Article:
In the wake of Québec’s Printemps érable – or Mexico’s Yo Soy 132 youth movement, or Chile’s student uprising, or Brazil’s revolt in the summer of 2013 – the pertinence and legitimacy of these traditional hierarchies is being repeatedly challenged, and most vigorously by the youth of the network generation. The world’s crises are today not bound by borders, and increasingly, neither are the responses by the denizens of the global village.
But the paradigm shift towards networks is even larger than that, and inflects every element of our culture, from the ground up. From music and film downloading to crowdfunding of artistic projects, everything about the way we interact with each other and with cultural creation has undergone a seismic shift. And it’s all just getting started. So far, the old corporate and government structures have managed to maintain a large degree of their hegemony over the public domain, but cracks are showing, and initiatives like the Connecting Cities Network aim to fully exploit them.
The Participatory City
The second talk, on the Participatory City, hinted at another facet of our urban environments: namely, their loneliness. Melissa Mongiat of Montreal’s Daily tous les jours spoke about her organization’s interactive art projects which aim to enable human connections in the city, including cellphone-controlled animations on the UQÀM façade for MUTEK one year, participatory projections on the side of the new Planetarium, a current installation as part of McLaren Mur à Mur outside Saint-Laurent metro station, and most notably, the musical Balançoires in the Quartier des spectacles that are now in their fourth year. And she made a special mention too of Moment Factory’s Megaphone project, which was also on the Promenade des artistes in the QDS. Her motivation was projected in her final slide, which read: “Bring magic. Create places. Enable connections.”
Each of these phrases is crucial, but the idea of creating places through interactive art installations jumped out at me. Not because enabling connections isn’t perhaps the very magic of which she speaks, but on the contrary, because ultimately, it all leads back to this: creating places, but more, creating a sense of place that is anchored to the human connections that give it life and meaning.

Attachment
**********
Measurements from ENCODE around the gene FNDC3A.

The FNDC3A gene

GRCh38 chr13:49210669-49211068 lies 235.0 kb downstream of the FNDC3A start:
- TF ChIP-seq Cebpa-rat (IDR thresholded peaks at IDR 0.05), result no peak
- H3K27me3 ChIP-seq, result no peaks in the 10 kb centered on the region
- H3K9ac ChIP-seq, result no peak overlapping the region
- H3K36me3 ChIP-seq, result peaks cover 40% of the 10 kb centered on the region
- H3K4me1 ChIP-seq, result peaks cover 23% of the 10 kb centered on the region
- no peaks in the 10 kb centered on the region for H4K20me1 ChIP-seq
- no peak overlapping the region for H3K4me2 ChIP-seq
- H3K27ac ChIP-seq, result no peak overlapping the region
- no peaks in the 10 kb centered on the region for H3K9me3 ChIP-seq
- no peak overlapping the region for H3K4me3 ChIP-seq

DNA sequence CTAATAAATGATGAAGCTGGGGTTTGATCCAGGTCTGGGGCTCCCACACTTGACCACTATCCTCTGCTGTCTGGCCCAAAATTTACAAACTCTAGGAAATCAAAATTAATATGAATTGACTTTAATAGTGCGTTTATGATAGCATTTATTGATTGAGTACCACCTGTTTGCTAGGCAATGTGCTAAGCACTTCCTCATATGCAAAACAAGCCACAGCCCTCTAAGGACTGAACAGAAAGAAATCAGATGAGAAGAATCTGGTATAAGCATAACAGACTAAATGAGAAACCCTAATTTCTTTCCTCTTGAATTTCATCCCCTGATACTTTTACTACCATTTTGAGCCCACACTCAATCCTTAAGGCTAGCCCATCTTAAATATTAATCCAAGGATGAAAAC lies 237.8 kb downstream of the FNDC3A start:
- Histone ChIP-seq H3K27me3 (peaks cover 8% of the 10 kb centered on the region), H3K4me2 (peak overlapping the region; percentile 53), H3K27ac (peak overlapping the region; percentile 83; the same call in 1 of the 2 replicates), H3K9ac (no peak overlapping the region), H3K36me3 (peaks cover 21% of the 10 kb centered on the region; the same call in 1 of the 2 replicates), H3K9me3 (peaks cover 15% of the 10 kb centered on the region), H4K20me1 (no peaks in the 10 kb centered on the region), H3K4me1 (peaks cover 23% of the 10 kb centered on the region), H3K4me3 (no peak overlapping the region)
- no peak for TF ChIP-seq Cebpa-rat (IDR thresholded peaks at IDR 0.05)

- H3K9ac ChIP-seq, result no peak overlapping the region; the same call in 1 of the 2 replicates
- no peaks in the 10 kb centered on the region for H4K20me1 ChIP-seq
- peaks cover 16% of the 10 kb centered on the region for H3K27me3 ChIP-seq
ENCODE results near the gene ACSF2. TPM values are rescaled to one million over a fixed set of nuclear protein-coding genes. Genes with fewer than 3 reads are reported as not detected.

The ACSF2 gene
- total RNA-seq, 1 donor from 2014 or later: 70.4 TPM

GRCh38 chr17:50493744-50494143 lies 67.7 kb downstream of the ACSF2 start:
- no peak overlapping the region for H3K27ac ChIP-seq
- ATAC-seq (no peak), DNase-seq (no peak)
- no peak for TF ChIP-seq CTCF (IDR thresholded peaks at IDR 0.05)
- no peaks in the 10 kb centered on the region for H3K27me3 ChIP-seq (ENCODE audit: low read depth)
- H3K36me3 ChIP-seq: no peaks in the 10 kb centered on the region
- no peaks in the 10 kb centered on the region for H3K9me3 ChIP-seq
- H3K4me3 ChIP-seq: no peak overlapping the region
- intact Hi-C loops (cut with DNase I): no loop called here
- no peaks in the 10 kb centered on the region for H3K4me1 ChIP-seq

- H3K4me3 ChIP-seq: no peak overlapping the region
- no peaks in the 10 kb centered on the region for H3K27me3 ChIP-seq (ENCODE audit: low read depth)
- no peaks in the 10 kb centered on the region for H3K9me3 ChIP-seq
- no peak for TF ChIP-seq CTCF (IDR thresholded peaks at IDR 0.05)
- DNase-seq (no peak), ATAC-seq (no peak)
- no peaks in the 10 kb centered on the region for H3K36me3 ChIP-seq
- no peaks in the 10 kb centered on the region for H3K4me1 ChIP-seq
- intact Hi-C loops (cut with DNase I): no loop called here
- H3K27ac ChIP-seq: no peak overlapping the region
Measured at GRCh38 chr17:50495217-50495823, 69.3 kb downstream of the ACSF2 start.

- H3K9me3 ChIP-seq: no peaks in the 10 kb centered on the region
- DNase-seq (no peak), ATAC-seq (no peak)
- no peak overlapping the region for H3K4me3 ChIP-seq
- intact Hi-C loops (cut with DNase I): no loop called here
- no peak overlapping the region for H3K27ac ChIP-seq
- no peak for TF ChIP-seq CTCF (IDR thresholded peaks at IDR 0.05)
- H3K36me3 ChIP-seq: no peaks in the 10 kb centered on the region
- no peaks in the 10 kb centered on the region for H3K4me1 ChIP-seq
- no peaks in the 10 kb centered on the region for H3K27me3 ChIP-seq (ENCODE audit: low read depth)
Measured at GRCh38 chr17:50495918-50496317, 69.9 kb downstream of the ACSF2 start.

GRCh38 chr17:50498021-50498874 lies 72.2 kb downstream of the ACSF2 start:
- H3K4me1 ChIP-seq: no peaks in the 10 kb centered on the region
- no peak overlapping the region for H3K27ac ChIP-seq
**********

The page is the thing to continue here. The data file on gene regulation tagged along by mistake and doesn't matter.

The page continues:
If contemporary urban spaces feel like conduits and resting spots all built around consumption, then bringing art into the public domain can only serve to warm these spaces gone cold from the materialist individualism of the marketized city. “It’s not just politicians who can change the world, but artists too. They have always done so,” said Xavier Dolan upon accepting the Prix du Jury for his film Mommy at Cannes – which he dedicated, pointedly, to the youth.
It was a different context, but the sentiment is equally vital, and apt. Indeed, if enabling human connections through public art can start to slowly change the way we view public space and how we engage with each other in it, then art will have once again proven its political – even revolutionary – potential.
The International Connecting Cities Symposium continues today and tomorrow at the PHI Centre (407, rue Saint-Pierre). Click here for more info and here for the schedule. EM15 officially launches tonight at the MAC, and runs until June 1st, full info here.
Shawn Katz is Editor of Rover. His upcoming book on the Printemps érable will be released with Fernwood Publishing (date to be determined). Find him on Twitter @shawn_katz.